By Ros Krasny
BOSTON (Reuters) - A vast majority of Massachusetts residents want action to lower health care costs, and many see the state government as best positioned to do it, according to a new survey released on Friday.
The poll, conducted by the Harvard School of Public Health for the Blue Cross Blue Shield of Massachusetts Foundation, showed 53 percent of residents see the high cost of health care as a major problem. Another 25 percent regard the issue as a crisis.
"Healthcare costs are chewing up more and more of people's incomes," Amy Whitcomb Slemmer, executive director of the group Health Care for All, said at a panel to discuss the findings of the survey.
Almost nine in 10 said the state government should take unspecified "major action" to address rising costs.
"There is clear, overwhelming and bipartisan support to control health care costs in Massachusetts," said Nancy Turnbull, associate dean of the Harvard School of Public Health.
Still, only about half of the respondents (48 percent) said they were confident the state government could take measures that would reduce future healthcare costs, with Democrats more confident than Republicans on that score.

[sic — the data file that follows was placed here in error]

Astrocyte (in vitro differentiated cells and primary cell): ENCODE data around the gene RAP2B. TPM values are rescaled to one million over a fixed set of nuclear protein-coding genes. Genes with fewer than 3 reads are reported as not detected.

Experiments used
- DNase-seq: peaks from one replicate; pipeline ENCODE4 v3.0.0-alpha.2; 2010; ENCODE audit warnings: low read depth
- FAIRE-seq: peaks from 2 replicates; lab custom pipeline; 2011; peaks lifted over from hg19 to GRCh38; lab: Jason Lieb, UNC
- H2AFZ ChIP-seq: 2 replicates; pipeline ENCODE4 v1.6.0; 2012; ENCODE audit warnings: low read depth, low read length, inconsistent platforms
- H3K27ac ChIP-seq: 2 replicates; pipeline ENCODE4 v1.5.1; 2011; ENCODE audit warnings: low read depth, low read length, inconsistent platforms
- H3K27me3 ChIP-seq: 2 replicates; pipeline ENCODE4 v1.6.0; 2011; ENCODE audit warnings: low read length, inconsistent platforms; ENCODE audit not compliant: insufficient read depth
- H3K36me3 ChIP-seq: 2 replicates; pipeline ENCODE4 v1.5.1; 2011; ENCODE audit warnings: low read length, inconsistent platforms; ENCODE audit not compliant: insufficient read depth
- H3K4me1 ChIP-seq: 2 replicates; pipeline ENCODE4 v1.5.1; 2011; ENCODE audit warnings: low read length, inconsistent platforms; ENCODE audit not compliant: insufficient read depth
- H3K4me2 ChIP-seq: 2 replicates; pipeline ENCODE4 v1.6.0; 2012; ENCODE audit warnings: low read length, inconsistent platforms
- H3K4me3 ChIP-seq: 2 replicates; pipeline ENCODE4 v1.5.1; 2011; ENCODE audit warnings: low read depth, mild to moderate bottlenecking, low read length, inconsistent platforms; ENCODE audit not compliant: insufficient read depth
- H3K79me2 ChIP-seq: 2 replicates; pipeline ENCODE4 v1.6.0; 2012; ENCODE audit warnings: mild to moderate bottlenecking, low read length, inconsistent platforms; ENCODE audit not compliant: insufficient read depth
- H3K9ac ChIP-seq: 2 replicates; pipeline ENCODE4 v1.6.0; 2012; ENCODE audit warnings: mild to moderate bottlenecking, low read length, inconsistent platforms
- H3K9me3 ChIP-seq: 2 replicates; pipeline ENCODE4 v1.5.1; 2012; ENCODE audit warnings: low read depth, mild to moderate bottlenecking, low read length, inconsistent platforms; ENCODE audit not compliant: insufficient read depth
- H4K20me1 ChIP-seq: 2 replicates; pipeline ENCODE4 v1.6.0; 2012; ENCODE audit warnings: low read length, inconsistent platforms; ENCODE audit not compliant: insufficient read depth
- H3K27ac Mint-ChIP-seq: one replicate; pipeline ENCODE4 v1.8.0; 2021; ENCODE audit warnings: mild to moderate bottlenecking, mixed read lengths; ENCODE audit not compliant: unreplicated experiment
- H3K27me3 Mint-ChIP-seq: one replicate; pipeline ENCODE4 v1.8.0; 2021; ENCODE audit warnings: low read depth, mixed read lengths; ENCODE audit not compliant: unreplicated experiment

"People ... support government taking big action, but are skeptical that it's going to work," said Robert Blendon, professor of social policy at HSPS, the report's lead author.
Massachusetts has almost universal healthcare insurance coverage under legislation driven by Mitt Romney when he was governor. He is now seeking the Republican nomination for president.
The 2006 law, popular in the state, has drawn criticism from Romney's Republican opponents because of its similarity to President Barack Obama's signature 2010 health legislation.
But the Massachusetts law did little to address spiraling costs. That effort is now underway in the state legislature and by the current governor, Democrat Deval Patrick.
Asked the major reason why health care costs are so high, survey residents mostly cited drug companies and insurance companies charging too much money.
Other significant factors were said to be waste and fraud in the health care system, hospitals charging too much, and people not taking good care of their health.
The survey showed the public thinks government, insurers, hospitals and doctors all need to be involved in solving the healthcare cost problem. Only 3 percent said employers should take a large role.
Some 1,000 state residents were randomly selected and interviewed in September.
(Reporting by Ros Krasny; Editing by Jerry Norton)